Gingerly, he approached the figure, wrapping his hand around the neckline to loosen the little knot that held the mini-gown in place. I had no idea what a gown like that is called, but I was certain it should be something not so expensive though seemingly fancy, judging from the way it fitted around the firm curves on the feminine shape. Even as it dropped through the slightly protruding waist down to the feet that put an end to the fair long legs, revealing the pesky pair of mounds on the trimmed porcelain skin, he never seemed to be distracted for a second.
I sat, squeezed to the window side of a creaking 18-seater bus finding its way in the traffic congestion, watching the stranger undress the mannequin. It was about 30 minutes to the 20th hour; the end of the day’s work for some and the beginning for others. I belonged to the former category, the road-side cloth merchant and his mannequins gallantly occupied the latter.
The bus dragged briefly towards the 11.82km bridge. I knew it was the beginning of another 2hours–characterized by rough à la distress driving, cusses and attendant spits, honks and bashes–even before the bus came to a halt, the persistent gridlock remaining the factor.
A bucket of many bottled drinks sped by, and I looked out the window to confirm or discard the sorcery I just saw. For a person of really brief height, I didn’t expect the hawker to be so nimble-toed even with the conglomeration of drinks he balanced on his head. Others of his ilk had gala, plantain chips of countless brands, cashew nuts and several other consumables clutched to their sides; all meandering through the congestion trying to sell their wares. I shook my head in pity as I watched one of the hawkers almost get squeezed between two buses while he rushed to get payment for what he just sold a passenger.
“There is a Junior and/or a wife at home, a sister or brother in school, or a mama in the village depending on them… and so they hustle with their every fiber.” An elderly who seemed to have been watching me all the while said. I knew she wasn’t any off from the truth.
A couple of hours, countless hisses and serious body aches later, the third gear of the bus finally became useful. Perhaps from the reprieve brought about by the draught into the moving bus, the occupants of the seat behind me began to discuss what awaited them at their destination, the crux of the discuss being their grievances with the wage they get at work, and how the foreign owners of the factory they work in maltreat them like a flock of quarantined pigs.
I got home a few minutes to 11pm with a smile on my face; PHCN decided to put a little something in our bulbs. I settled in quickly and refreshed to get some sleep, for the alarm would do its job by 4:20AM the following day irrespective of how I feel. I remembered a joke a colleague made about the episode introductions of a movie I was seeing (he thought it would be cool to have the prologue in pidgin) and I decided to indulge myself briefly.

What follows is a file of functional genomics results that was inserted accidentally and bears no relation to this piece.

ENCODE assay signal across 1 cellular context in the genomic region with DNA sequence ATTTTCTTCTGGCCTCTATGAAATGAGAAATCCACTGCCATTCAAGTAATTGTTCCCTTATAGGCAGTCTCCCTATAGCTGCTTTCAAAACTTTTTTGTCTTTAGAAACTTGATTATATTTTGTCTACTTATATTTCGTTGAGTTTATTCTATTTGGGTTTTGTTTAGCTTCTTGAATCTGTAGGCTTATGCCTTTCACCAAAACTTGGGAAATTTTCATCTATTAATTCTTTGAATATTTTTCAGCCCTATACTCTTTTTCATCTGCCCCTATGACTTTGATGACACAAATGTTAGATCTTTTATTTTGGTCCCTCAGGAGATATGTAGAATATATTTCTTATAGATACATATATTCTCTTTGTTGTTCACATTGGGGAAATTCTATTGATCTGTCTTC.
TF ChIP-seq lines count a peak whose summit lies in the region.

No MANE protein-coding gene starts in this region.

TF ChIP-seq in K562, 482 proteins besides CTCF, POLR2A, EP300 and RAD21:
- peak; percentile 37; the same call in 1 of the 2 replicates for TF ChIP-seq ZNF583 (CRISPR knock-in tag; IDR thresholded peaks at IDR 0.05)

The player came to live as my then recumbent self began the pidgin prologue:
“My name na Oliver Queen
After five years for ogbonge hell
Na so I waka con’ home with only one goal…”
PHCN didn’t allow me save my city. They took the light.
Ironically, I wasn’t pained. They take power more than they give it and we all know. It’s bad, but I’m somehow used to it already. As I rolled over to sleep I flashed to a headline I saw on CNN a few days earlier:
D.C hit by power outage.
I would guess many Americans were in panic throughout the blackout. In some climes, blackout mostly precedes bad things, say terrorism, a headless horseman with a big axe roaming the streets, or simply the beginning of the apocalypse.
The same blackout an average warm-tempered Yoruba/Ibo/Hausa man (trust me, you don’t want to read the hot-tempered man’s version; I don’t want to write it too) would roll his eyes over and say “awon dìndìnrìn”/”mcheew, iti boribo!”/”kai! Shege!” became breaking news in some other place.
And then I did a conscious recap of my day.
Ours is a country of stoic and hard working people; we strive and hurdle regardless of the barriers and hardship, ironically with a smile bearing countenance. But it doesn’t mean we don’t want things to be better.
Maybe I wouldn’t have spent so much time in traffic if there were functioning alternative means of transport or route. Maybe there won’t be a horde of hawkers on the road at the risk of being crushed if power is regular to the point of making some other business ventures profitable. Maybe the factory workers would have ceased being garri-and-groundnut-driven robots in the sight of their bosses–slave masters–if there were other opportunities for them. Lots and tons of several other maybes!
Maybe I wouldn’t have had reasons to write this.
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